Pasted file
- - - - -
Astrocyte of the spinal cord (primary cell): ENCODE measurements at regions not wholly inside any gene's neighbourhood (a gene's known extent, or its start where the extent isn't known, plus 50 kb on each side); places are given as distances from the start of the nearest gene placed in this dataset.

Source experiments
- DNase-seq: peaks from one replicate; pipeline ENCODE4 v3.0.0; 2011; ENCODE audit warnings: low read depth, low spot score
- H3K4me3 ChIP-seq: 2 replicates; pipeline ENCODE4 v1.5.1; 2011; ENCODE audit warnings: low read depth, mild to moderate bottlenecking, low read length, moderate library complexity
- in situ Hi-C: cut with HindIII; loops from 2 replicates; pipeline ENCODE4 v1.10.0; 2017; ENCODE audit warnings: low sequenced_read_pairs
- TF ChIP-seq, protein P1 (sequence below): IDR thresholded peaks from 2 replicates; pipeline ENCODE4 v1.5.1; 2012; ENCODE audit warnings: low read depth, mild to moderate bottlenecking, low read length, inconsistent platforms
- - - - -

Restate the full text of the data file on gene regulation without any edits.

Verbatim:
Astrocyte of the spinal cord (primary cell): ENCODE measurements at regions not wholly inside any gene's neighbourhood (a gene's known extent, or its start where the extent isn't known, plus 50 kb on each side); places are given as distances from the start of the nearest gene placed in this dataset.

Source experiments
- DNase-seq: peaks from one replicate; pipeline ENCODE4 v3.0.0; 2011; ENCODE audit warnings: low read depth, low spot score
- H3K4me3 ChIP-seq: 2 replicates; pipeline ENCODE4 v1.5.1; 2011; ENCODE audit warnings: low read depth, mild to moderate bottlenecking, low read length, moderate library complexity
- in situ Hi-C: cut with HindIII; loops from 2 replicates; pipeline ENCODE4 v1.10.0; 2017; ENCODE audit warnings: low sequenced_read_pairs
- TF ChIP-seq, protein P1 (sequence below): IDR thresholded peaks from 2 replicates; pipeline ENCODE4 v1.5.1; 2012; ENCODE audit warnings: low read depth, mild to moderate bottlenecking, low read length, inconsistent platforms